Essex

Eystna Blunnie murder: McLernon had attacked her before

Tony McLernon
Image caption Tony McLernon sent Eystna Blunnie a text message telling her he had a surprise for her

The Crown Prosecution Service (CPS) has admitted it "failed" to charge a man for an attack before he killed his former partner and their baby.

Tony McLernon "lured" pregnant Eystna Blunnie to her death in Harlow, Essex, on 27 June last year.

The 24-year-old left his former fiancee for dead in the middle of the road. Her unborn baby also died.

A review by the CPS found McLernon should have been prosecuted for an earlier assault on Miss Blunnie.

The assault, in which McLernon strangled Miss Blunnie with his hands, happened in April 2012 - two months before he murdered her.

Miss Blunnie was nine months pregnant when she was killed.

'Unreservedly apologised'

Grace Ononiwu, the chief crown prosecutor for the East of England, said the "rational decision" would have been "to authorise a charge" for the assault, based on the CPS domestic violence policy.

Image caption Eystna Blunnie was found fatally injured near her home on 27 June

"For this failure to authorise a charge in relation to the April 2012 incident, I have unreservedly apologised to Mr and Mrs Blunnie in person and in writing for the distress caused by this decision," said Ms Ononiwu.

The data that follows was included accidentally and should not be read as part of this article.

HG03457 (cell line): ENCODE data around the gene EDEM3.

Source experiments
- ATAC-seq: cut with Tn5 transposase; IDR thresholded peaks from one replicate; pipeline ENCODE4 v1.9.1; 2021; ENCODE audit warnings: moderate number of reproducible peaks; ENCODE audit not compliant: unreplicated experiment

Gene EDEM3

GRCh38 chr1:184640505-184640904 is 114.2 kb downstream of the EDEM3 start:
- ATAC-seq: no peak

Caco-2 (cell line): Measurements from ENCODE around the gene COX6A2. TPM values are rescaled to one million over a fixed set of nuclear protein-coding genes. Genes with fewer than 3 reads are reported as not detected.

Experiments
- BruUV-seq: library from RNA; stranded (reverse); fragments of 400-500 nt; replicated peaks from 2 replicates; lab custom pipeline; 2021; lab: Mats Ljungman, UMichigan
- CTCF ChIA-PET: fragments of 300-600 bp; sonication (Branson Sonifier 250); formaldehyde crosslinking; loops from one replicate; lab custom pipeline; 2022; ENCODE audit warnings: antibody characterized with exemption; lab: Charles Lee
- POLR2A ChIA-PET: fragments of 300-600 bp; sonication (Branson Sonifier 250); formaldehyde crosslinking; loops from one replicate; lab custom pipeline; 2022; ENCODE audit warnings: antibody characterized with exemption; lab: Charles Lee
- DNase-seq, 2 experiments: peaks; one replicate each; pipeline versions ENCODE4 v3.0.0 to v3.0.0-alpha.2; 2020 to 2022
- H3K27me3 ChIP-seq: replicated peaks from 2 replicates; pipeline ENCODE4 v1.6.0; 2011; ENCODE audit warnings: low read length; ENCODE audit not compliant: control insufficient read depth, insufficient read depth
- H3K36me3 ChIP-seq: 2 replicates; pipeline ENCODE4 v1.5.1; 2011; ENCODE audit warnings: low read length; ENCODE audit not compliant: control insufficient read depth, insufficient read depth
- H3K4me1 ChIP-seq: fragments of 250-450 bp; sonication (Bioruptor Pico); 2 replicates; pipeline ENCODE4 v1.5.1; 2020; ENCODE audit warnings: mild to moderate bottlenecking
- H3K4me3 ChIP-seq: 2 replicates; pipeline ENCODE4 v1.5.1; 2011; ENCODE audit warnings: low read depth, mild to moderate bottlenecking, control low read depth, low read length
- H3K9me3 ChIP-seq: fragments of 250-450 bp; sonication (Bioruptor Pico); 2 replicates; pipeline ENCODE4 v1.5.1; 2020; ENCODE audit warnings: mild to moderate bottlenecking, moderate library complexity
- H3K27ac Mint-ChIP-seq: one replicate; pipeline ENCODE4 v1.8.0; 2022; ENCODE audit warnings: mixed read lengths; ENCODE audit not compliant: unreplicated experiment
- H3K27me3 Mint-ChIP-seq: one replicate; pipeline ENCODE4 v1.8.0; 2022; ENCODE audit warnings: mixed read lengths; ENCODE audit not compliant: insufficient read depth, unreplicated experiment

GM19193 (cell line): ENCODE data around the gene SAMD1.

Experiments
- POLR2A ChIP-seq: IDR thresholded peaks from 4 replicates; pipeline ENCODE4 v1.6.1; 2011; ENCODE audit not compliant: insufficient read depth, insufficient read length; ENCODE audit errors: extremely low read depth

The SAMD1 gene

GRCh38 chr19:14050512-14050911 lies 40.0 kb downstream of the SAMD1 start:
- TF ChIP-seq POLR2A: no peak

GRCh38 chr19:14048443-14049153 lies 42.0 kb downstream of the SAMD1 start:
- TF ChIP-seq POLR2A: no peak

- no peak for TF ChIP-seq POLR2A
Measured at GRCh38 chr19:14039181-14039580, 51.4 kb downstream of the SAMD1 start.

She said in response to the case, panels would be set up to examine decision-making in selected domestic violence cases.

McLernon was jailed for life at Chelmsford Crown Court. He will serve a minimum of 27 years before he is eligible for parole.

The trial in March heard how he lured Miss Blunnie to meet him in the early hours of the morning by sending her a text message saying: "I've got a surprise for you."

McLernon had concocted a story that two men had been responsible for killing Miss Blunnie and he was unable to do anything to help her.

In the weeks leading up to the killing he had told friends and family that Miss Blunnie was trying to ruin his new relationship, telling one person he expected to go to prison for what he planned to do.

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